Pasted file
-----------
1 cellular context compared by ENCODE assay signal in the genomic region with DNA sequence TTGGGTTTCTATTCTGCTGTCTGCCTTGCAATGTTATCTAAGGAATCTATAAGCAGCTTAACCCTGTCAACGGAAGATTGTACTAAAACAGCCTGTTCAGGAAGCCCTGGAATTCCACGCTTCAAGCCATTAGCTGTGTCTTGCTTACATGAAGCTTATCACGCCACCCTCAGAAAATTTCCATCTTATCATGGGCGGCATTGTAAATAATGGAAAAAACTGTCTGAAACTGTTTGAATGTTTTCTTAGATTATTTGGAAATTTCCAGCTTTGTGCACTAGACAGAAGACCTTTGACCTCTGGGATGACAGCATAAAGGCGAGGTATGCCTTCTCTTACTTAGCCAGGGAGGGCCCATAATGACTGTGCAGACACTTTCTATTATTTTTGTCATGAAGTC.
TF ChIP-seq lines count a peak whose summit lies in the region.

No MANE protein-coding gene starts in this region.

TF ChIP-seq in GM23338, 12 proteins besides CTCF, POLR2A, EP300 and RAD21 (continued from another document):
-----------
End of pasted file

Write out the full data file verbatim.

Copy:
1 cellular context compared by ENCODE assay signal in the genomic region with DNA sequence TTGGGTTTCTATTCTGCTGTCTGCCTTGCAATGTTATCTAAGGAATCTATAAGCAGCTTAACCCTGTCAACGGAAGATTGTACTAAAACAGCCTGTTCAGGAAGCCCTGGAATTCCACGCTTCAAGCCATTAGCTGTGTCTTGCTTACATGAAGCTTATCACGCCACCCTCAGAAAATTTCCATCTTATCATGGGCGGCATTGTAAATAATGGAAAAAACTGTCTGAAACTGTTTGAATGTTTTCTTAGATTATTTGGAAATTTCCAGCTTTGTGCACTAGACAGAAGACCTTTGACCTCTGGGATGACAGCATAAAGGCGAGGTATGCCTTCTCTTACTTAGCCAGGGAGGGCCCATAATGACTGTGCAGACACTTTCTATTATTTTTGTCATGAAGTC.
TF ChIP-seq lines count a peak whose summit lies in the region.

No MANE protein-coding gene starts in this region.

TF ChIP-seq in GM23338, 12 proteins besides CTCF, POLR2A, EP300 and RAD21 (continued from another document):